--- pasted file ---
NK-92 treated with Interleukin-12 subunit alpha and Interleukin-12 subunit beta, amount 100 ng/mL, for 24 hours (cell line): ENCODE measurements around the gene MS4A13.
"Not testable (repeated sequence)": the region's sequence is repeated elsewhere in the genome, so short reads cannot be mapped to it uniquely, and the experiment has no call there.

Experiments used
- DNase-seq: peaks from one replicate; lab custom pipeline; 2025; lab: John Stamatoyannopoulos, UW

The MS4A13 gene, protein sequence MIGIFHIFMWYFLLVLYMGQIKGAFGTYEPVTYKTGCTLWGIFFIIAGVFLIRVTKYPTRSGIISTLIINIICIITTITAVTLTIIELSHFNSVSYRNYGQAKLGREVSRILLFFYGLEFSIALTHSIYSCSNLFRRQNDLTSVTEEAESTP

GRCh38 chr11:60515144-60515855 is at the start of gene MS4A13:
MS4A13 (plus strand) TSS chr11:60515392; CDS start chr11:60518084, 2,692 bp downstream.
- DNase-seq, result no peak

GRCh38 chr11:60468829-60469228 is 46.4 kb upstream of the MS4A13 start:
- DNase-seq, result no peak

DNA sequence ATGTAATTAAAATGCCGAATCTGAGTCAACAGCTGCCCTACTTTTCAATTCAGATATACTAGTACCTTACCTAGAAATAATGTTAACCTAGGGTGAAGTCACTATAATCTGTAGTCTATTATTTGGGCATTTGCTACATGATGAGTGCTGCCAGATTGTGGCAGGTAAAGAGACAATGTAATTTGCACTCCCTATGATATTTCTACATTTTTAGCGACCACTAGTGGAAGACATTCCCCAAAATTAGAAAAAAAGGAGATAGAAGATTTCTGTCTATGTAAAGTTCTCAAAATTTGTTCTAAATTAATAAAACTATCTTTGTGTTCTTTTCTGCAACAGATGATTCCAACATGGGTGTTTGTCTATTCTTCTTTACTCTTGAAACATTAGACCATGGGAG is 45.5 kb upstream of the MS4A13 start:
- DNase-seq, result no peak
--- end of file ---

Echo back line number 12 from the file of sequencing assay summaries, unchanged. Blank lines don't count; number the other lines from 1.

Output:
- DNase-seq, result no peak